As for feeding students who might not see proper, nutritious food at home – it should be an absolute priority.”

Agreed, that’s one of the best things about school dinners, assuming they’re done well.

15. Chaise Guevara

@ 13 David

You’re probably right for the most part. Couple of things:

“As a teacher I did enquire as to whether my school would look into directly sourcing vegetables etc from local farmers”

That’s not health, really, that’s your personal principles about food sourcing. I likewise think that chicken should be free-range, but I could understand why a school would use battery if it were cheaper. Ditto locavorism.

“And by the way, parents seem to give even less of a shit than Heads do about what their children eat.”

I’d call that selective observation. My parents put a lot of thought into my diet, yet I had friends whose parents seemed strict by comparison (only allowed sweets on Saturday etc.). And it’s a running gag among parents that everyone has a friend who takes a paranoid level of care over their children’s diet. I suspect you either work in a bad area, or the complacent parents stand out precisely because they piss you off.

16. Chaise Guevara

“Perhaps some of our frenetic teenagers might even discover the pleasure of sitting down and enjoying a conversation over a meal with their friends. ”

This is a minor quibble of mine, Paul, and I don’t think you really meant anything by it, but I feel you’re doing teenagers a disservice here. I spend most most of my youth having conversations with friends in some form or another, and I was a reasonably outdoorsy sort of kid. I doubt many teenagers would be new to the idea that it’s nice to sit down for a bite to eat and a chat.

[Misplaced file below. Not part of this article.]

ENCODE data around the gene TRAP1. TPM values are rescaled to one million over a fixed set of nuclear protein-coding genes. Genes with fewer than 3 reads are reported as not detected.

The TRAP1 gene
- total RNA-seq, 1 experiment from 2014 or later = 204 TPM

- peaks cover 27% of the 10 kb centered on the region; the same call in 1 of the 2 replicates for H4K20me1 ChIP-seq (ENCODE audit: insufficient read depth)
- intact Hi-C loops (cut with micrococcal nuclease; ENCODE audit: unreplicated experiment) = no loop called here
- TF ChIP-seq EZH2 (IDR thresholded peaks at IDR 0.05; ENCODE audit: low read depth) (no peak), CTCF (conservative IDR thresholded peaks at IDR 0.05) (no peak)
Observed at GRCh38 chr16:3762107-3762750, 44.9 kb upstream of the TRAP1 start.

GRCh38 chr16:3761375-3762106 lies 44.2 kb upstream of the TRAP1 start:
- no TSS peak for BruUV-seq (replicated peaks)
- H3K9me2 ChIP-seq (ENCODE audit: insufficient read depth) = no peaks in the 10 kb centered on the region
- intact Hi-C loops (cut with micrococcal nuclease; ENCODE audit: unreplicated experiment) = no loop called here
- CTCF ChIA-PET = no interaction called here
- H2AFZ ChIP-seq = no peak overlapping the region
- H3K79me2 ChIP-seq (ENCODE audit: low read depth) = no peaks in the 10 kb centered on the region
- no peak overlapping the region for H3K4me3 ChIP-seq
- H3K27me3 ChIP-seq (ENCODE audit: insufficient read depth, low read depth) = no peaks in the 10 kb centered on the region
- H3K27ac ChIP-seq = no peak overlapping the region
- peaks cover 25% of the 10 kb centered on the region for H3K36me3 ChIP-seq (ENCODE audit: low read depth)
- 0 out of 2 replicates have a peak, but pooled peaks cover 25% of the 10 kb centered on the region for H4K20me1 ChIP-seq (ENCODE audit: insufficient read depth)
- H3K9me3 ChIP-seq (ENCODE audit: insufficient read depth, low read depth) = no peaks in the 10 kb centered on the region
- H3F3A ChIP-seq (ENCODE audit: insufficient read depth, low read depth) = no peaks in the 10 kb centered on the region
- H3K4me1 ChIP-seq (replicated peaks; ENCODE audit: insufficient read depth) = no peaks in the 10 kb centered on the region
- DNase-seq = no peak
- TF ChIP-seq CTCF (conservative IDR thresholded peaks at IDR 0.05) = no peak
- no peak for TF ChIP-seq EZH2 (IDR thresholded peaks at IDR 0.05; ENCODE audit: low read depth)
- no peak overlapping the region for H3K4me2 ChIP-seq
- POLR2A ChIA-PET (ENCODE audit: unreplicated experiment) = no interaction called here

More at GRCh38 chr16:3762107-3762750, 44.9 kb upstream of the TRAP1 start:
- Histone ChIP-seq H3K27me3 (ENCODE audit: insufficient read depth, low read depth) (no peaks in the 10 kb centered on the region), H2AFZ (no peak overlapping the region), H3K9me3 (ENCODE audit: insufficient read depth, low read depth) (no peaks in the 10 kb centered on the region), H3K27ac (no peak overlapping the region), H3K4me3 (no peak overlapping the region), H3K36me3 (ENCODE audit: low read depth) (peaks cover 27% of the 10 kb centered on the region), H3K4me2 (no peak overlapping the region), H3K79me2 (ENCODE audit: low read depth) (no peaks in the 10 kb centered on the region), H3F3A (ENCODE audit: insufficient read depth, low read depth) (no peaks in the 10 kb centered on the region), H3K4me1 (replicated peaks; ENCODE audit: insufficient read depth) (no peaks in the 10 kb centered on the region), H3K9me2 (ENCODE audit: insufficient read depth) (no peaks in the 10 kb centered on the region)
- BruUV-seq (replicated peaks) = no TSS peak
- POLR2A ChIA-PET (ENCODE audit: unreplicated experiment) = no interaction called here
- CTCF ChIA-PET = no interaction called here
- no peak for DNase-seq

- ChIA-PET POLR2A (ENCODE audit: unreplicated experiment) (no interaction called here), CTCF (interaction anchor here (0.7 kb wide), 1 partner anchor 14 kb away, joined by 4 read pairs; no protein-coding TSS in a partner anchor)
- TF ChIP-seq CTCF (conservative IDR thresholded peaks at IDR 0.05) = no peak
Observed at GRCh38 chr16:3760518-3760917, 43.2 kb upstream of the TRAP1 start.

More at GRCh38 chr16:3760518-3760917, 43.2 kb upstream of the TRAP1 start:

@12. Penny: “The UK’s historical attitude to education is that it must be regimented and even punitive. Enjoy food? Enjoy lunchtime? Students – no matter how old should be silent, tightly regulated and uniformed. As for feeding students who might not see proper, nutritious food at home – it should be an absolute priority.”

I am unclear about what Penny means. The last sentence was irony?

I’ll take the first few paragraphs literally. It might be true that in past years we had generations of defined teen student: under 16 at secondary school (almost all), 16 to 18 years (many) and post 18 years (minority). However those generational leaps, steps when students were expected to change themselves, no longer exist.